27/08/2016 12:3027/08/2016 15:00Europe/LondonPublic Tours at Dia:BeaconDia:Beacon provides guided tours every Saturday and Sunday at 12:30 and 2 pm. Tours are free with admission. Reservations are not necessary but can be made in person at the admissions desk.
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19/03/2019 18:3019/03/2019 23:45Europe/London Matthew Day Jackson on Nancy HoltEvent DetailsTuesday, March 19, 2019, 6:30 pm
Dia:Chelsea535 West 22nd Street, 5th FloorNew York City Free for Dia members; $10 general admission; $6 admission for students and seniors Advance ticket purchases are recommended. Tickets are also available for purchase at the door, subject to availability.
Matthew Day Jackson was born in Panorama City, California, in 1974. He received his BFA at the University of Washington in Seattle, and his MFA at the Mason Gross School of the Arts at Rutgers University in New Brunswick, New Jersey. His multifaceted practice encompasses collage, drawing, installation, painting, performance, photography, sculpture, and video. Jackson’s recent solo exhibitions include: There Will Come Soft Rains at Savannah College of Art and Design in Atlanta (2015); Total Accomplishment at ZKM Center for Art and Media in Karlsruhe, Germany (2013); In Search of . . . at GEM Museum for Contemporary Art in the Hague, Netherlands (2012), Museo d’Arte Moderna di Bologna in Italy (2011), and Kunstmuseum Luzern in Lucerne, Switzerland (2011); and The Immeasurable Distance at the Contemporary Art Museum Houston (2009–10) and MIT List Visual Art Center in Cambridge, Massachusetts (2009). He currently lives and works in New York City and Wilson, Wyoming.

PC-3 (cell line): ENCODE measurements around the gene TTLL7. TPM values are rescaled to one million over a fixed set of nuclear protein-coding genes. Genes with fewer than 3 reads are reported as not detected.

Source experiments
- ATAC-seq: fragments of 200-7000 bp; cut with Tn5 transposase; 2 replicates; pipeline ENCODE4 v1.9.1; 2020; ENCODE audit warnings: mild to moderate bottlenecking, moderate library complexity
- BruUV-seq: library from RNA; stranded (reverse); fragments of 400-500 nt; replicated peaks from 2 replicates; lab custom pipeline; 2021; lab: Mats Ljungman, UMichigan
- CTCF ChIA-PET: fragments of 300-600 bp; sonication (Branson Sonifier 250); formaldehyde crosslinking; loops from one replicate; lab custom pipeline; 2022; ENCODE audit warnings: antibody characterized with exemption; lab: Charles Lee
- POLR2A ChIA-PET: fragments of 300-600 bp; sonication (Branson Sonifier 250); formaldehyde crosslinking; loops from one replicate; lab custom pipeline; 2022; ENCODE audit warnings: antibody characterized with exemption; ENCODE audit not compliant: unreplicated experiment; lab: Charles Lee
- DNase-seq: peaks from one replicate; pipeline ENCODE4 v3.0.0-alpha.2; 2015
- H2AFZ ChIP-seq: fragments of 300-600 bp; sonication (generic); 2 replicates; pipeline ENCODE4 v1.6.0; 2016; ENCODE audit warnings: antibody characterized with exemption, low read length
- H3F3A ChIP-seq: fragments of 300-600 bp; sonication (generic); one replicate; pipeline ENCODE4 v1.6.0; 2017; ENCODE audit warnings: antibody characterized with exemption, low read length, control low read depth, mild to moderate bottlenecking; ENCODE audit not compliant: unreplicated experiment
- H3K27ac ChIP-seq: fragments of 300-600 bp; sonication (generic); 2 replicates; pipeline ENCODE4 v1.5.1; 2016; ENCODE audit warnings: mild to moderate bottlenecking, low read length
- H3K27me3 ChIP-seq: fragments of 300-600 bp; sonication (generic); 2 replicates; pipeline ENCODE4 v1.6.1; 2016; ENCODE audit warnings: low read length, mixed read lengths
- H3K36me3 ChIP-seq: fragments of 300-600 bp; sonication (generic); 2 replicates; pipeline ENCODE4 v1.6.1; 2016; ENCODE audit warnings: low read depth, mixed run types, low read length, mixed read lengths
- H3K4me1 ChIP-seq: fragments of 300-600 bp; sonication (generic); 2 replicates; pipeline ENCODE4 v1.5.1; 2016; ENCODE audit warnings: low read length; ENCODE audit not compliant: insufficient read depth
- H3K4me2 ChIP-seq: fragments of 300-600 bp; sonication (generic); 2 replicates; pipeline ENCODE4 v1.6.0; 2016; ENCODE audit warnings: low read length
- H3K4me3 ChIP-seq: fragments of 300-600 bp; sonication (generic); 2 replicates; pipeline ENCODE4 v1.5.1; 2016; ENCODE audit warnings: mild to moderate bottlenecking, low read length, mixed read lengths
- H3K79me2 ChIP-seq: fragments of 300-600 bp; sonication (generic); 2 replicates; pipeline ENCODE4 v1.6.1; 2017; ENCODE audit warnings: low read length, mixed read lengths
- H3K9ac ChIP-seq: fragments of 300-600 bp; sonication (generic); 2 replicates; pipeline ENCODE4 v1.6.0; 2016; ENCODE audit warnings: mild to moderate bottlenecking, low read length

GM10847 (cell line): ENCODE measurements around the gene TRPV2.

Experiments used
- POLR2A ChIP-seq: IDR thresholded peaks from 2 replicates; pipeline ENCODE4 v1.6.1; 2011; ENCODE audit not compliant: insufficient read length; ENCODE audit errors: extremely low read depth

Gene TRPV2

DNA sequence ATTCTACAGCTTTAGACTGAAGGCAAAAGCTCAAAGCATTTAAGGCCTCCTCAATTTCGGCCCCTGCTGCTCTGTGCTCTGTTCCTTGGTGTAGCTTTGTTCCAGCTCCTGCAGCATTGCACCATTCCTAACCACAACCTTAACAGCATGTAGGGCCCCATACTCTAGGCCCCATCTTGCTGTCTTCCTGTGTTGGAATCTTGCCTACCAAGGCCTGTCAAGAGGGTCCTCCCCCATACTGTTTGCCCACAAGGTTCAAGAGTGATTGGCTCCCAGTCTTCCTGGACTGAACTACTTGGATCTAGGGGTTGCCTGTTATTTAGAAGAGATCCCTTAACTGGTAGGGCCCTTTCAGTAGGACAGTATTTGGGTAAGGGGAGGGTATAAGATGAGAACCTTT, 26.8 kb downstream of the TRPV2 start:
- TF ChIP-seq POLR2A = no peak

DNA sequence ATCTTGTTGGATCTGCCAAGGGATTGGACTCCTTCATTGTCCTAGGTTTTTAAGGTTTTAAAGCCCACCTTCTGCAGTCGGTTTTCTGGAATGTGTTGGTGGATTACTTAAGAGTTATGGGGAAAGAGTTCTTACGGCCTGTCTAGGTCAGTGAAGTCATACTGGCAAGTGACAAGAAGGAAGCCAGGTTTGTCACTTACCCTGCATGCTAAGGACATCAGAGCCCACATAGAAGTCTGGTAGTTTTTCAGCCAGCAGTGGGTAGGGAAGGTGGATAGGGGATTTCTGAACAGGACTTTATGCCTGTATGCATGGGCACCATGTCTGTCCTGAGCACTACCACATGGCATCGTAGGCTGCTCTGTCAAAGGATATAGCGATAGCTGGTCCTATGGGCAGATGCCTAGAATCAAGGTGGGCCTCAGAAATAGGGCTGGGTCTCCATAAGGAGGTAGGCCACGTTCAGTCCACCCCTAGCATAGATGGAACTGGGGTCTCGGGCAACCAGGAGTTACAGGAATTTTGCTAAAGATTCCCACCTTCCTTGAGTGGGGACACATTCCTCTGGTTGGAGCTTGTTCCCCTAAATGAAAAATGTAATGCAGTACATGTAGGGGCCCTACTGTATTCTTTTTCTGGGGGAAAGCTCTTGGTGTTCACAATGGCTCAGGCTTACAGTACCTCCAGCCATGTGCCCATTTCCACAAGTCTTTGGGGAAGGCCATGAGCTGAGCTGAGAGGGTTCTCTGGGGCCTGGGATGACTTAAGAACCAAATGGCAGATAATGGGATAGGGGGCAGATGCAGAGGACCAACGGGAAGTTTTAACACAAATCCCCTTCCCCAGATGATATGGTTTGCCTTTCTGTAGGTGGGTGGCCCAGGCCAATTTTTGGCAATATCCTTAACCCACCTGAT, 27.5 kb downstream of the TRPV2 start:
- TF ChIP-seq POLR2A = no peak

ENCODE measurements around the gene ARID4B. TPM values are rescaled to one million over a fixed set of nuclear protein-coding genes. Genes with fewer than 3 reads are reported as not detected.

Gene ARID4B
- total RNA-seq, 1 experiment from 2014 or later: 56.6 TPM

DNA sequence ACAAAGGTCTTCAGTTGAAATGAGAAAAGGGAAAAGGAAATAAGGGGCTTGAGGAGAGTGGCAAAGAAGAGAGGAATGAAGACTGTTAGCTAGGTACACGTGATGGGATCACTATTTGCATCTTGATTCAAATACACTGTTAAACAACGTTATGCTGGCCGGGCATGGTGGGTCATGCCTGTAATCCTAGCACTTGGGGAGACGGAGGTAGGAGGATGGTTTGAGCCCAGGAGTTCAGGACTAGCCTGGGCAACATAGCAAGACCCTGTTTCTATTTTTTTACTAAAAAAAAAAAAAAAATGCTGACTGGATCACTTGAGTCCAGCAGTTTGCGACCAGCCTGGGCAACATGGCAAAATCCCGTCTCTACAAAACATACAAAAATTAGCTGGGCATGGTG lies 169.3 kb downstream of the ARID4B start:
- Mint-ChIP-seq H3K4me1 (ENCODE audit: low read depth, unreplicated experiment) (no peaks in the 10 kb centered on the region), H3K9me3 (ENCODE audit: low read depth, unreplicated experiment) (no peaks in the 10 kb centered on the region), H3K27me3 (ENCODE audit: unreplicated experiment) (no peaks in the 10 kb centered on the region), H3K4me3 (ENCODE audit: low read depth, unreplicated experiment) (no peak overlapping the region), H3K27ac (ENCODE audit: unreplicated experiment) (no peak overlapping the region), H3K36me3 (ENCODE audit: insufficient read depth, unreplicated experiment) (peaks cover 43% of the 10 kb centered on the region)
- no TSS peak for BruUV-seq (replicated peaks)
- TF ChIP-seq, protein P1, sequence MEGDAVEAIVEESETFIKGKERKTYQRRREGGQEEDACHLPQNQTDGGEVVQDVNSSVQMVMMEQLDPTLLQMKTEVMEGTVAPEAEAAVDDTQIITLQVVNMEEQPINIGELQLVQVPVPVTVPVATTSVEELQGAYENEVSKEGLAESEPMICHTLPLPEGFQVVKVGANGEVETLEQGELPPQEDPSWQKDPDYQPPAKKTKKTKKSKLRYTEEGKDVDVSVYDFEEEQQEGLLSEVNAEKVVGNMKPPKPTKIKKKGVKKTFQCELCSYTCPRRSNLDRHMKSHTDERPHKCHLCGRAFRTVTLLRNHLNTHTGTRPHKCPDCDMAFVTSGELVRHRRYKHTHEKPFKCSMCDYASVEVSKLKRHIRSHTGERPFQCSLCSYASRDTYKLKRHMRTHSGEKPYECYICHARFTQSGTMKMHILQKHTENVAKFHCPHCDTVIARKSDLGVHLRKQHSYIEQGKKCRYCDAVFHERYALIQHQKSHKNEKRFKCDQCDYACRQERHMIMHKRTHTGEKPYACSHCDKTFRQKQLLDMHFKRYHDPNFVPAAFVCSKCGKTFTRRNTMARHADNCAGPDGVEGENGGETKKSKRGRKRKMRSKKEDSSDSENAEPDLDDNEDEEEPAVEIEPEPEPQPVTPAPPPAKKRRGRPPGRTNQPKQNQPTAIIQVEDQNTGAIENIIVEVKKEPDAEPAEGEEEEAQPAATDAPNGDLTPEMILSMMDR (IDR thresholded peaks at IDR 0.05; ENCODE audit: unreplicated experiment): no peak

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31/03/2019 00:0031/03/2019 23:45Europe/LondonHudson Valley Free DayHudson Valley residents receive free admission to Dia:Beacon on the last Sunday of each month. The Hudson Valley encompasses the following counties: Albany, Columbia, Dutchess, Greene, Orange, Putnam, Rensselaer, Rockland, Saratoga, Schenectady, Sullivan, Ulster, Washington, and Westchester.
Additionally, City of Beacon residents (including the adjacent Hudson Valley communities of Chelsea, Fishkill, and Glenham) receive free admission to Dia:Beacon every Saturday and Sunday.
Please present identification and proof of residence at the admissions desk.
Hudson Valley Free Days at Dia:Beacon are made possible by Kiki McMillan, Charlie Pohlad, and the Pohlad family.
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13/04/2019 10:3013/04/2019 12:00Europe/LondonSaturday StudioEvent DetailsSaturday, April 13, 2019 10:30 am–12 pm
Dia:Beacon3 Beekman StreetBeacon, New York
Join practicing artists for a free monthly workshop of art making and play in the Learning Lab at Dia:Beacon. Designed for all ages, Saturday Studio is a family friendly program that is most suitable for children ages 5 and up. All families participating in the Saturday Studio program receive free admission to Dia:Beacon for the day.
Saturday Studio begins promptly at 10:30 am on the second Saturday of every month. Reservations recommended; limited space is available on Saturday, April 13, 2019, and is offered on a first-come, first-served basis. The sign-up process begins in the admissions area at 10 am.